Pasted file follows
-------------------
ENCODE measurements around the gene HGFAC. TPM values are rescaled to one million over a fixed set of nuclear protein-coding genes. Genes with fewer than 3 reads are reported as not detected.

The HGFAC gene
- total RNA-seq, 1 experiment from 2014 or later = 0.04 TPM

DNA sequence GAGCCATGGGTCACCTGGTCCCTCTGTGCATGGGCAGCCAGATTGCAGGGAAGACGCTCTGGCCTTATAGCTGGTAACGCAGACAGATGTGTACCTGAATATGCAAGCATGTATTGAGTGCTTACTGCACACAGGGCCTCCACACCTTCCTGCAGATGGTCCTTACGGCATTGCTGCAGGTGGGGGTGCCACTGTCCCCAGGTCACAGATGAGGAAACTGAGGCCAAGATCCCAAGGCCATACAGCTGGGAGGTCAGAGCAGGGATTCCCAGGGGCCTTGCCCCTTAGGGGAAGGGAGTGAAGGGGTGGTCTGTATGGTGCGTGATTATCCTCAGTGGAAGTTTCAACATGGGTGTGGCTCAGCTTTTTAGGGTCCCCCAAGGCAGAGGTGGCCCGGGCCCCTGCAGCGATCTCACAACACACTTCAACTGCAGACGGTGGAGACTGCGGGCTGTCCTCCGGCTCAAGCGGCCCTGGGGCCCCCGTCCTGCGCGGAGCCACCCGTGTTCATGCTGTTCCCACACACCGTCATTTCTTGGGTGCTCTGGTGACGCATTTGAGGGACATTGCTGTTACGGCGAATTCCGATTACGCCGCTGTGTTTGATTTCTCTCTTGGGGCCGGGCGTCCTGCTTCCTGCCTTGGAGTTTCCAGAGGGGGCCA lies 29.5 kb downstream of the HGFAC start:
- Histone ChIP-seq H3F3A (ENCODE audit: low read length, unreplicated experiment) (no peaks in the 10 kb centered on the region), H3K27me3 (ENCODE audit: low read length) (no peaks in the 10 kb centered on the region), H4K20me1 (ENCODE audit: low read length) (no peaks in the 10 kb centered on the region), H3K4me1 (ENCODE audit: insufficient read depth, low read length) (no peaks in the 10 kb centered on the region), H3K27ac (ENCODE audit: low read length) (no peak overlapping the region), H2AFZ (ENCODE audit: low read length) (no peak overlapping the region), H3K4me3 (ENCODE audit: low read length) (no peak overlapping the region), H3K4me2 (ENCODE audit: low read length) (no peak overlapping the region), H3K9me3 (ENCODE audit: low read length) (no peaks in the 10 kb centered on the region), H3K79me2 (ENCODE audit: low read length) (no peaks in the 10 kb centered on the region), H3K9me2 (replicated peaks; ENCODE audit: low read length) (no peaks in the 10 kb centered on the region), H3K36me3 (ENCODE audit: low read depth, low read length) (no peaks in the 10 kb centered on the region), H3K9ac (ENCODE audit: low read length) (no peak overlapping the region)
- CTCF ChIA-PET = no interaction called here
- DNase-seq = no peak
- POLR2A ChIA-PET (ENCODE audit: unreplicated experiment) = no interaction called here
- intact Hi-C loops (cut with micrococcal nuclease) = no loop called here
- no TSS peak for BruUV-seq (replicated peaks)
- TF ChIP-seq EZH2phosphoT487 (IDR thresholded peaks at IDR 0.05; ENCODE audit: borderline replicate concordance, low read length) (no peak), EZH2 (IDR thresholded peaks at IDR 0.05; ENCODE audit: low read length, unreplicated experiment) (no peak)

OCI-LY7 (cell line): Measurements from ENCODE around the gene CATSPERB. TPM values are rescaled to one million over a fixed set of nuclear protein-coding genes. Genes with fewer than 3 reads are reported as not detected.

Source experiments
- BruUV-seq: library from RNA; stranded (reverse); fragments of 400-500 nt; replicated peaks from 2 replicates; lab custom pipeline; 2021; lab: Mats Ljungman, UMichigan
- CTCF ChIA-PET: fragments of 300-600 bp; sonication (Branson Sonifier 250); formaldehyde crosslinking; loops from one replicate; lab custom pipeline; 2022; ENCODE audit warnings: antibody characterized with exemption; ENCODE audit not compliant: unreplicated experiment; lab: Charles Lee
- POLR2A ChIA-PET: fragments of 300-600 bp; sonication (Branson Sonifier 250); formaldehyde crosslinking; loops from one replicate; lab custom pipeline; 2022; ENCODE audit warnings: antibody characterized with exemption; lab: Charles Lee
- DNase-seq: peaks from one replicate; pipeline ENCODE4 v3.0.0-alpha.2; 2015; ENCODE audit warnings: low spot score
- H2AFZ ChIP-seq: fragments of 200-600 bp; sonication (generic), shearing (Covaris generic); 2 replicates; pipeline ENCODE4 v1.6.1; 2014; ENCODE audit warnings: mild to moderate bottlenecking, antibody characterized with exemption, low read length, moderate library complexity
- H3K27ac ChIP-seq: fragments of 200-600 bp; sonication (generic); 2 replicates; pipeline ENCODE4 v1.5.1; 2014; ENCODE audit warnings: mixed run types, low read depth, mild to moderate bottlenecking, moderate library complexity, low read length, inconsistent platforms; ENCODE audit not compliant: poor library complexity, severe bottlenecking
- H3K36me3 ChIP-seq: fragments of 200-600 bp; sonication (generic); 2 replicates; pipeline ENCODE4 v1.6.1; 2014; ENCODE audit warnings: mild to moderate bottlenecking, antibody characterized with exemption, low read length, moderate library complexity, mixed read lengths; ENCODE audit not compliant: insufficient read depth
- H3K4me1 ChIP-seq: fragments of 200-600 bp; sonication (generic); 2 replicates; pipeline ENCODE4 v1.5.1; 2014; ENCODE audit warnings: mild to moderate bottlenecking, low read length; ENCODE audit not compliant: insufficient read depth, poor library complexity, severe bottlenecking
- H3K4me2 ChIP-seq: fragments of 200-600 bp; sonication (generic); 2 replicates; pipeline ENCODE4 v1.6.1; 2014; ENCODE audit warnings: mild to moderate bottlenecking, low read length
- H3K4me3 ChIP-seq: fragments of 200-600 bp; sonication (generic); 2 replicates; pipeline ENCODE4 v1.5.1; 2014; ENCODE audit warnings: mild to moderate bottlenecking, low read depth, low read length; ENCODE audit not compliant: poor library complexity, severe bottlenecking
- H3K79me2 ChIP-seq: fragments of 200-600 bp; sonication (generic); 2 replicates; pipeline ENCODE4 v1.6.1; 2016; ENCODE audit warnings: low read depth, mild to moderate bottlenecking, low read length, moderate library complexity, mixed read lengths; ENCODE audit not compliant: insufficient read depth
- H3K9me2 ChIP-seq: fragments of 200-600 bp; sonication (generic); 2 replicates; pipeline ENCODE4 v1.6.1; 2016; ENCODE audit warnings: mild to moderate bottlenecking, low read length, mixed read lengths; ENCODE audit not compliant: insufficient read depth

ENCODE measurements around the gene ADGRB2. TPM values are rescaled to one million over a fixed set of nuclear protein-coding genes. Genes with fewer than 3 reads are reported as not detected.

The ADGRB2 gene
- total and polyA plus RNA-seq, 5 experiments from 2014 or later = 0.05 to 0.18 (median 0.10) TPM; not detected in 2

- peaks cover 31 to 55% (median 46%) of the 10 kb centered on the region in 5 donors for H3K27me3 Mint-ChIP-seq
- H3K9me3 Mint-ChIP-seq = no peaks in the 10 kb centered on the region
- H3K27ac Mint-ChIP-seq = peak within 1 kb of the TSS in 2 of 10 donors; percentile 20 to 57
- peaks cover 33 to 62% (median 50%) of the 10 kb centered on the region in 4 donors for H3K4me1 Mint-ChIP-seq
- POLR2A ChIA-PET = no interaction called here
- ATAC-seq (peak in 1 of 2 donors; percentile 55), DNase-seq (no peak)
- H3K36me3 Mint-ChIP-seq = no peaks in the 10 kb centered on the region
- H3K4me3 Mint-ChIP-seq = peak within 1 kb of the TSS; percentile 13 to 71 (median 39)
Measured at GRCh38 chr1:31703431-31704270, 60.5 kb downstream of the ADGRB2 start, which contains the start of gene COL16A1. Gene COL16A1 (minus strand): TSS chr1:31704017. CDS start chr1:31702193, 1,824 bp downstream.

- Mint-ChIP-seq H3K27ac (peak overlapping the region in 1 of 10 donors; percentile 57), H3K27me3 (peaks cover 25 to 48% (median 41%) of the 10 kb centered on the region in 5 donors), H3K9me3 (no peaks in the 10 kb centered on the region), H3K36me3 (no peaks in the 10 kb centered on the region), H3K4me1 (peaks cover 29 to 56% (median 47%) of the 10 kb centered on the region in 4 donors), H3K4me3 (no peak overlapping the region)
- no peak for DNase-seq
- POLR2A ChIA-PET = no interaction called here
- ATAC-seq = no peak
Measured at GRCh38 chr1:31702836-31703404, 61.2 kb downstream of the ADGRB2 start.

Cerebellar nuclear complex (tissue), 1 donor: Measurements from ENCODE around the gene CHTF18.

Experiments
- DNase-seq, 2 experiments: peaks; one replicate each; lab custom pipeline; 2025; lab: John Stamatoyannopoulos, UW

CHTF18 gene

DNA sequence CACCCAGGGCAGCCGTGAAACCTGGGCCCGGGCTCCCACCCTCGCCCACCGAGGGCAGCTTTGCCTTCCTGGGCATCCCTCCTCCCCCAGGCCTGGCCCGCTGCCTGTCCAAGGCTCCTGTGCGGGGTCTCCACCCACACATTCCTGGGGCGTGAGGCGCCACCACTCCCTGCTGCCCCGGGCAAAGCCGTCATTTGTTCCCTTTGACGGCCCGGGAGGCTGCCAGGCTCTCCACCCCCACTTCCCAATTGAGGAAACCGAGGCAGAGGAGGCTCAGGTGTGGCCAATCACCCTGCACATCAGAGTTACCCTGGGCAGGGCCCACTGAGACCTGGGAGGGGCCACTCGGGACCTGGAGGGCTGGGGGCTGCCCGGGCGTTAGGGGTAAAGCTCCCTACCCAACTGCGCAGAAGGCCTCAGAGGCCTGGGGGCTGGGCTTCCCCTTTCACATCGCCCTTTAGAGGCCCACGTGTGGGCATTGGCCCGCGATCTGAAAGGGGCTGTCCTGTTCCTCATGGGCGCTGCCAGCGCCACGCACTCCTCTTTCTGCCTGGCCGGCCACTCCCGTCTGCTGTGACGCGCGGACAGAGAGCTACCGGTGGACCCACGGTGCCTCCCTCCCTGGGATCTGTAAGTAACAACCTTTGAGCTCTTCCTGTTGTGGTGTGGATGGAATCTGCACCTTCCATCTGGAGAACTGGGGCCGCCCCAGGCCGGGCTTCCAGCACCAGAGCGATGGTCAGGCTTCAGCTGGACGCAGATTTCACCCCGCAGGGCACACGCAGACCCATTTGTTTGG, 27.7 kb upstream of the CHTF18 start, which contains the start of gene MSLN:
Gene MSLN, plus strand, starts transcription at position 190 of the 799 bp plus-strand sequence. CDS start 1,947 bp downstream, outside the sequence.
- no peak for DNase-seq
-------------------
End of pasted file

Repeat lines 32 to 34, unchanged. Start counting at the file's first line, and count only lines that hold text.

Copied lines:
- peaks cover 33 to 62% (median 50%) of the 10 kb centered on the region in 4 donors for H3K4me1 Mint-ChIP-seq
- POLR2A ChIA-PET = no interaction called here
- ATAC-seq (peak in 1 of 2 donors; percentile 55), DNase-seq (no peak)